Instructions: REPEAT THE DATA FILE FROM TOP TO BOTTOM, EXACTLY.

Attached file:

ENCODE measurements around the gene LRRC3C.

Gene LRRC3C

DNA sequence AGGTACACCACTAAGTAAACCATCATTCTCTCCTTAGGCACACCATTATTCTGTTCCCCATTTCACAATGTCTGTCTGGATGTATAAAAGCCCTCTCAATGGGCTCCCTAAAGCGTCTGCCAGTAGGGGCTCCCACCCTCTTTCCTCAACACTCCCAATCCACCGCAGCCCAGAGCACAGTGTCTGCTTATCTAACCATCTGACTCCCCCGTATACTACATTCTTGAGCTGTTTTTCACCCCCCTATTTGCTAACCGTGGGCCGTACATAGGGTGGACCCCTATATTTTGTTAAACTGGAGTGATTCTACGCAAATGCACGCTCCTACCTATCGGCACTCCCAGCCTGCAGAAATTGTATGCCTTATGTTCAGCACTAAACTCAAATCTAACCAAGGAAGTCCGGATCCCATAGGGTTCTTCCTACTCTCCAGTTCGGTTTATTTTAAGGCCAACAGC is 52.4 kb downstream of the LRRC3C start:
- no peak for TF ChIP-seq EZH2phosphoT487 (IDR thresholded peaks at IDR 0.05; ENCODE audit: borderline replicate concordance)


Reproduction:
ENCODE measurements around the gene LRRC3C.

Gene LRRC3C

DNA sequence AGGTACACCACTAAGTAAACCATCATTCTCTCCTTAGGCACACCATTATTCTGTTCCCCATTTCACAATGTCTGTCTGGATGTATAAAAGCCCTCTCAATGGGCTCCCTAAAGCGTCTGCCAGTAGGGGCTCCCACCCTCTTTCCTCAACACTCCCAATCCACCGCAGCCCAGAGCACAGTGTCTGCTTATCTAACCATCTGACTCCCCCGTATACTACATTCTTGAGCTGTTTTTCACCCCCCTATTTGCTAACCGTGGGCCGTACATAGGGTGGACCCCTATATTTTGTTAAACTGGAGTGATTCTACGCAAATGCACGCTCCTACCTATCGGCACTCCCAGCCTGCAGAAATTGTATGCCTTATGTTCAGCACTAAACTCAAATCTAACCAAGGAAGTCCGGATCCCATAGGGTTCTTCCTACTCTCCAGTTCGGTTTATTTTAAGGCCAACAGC is 52.4 kb downstream of the LRRC3C start:
- no peak for TF ChIP-seq EZH2phosphoT487 (IDR thresholded peaks at IDR 0.05; ENCODE audit: borderline replicate concordance)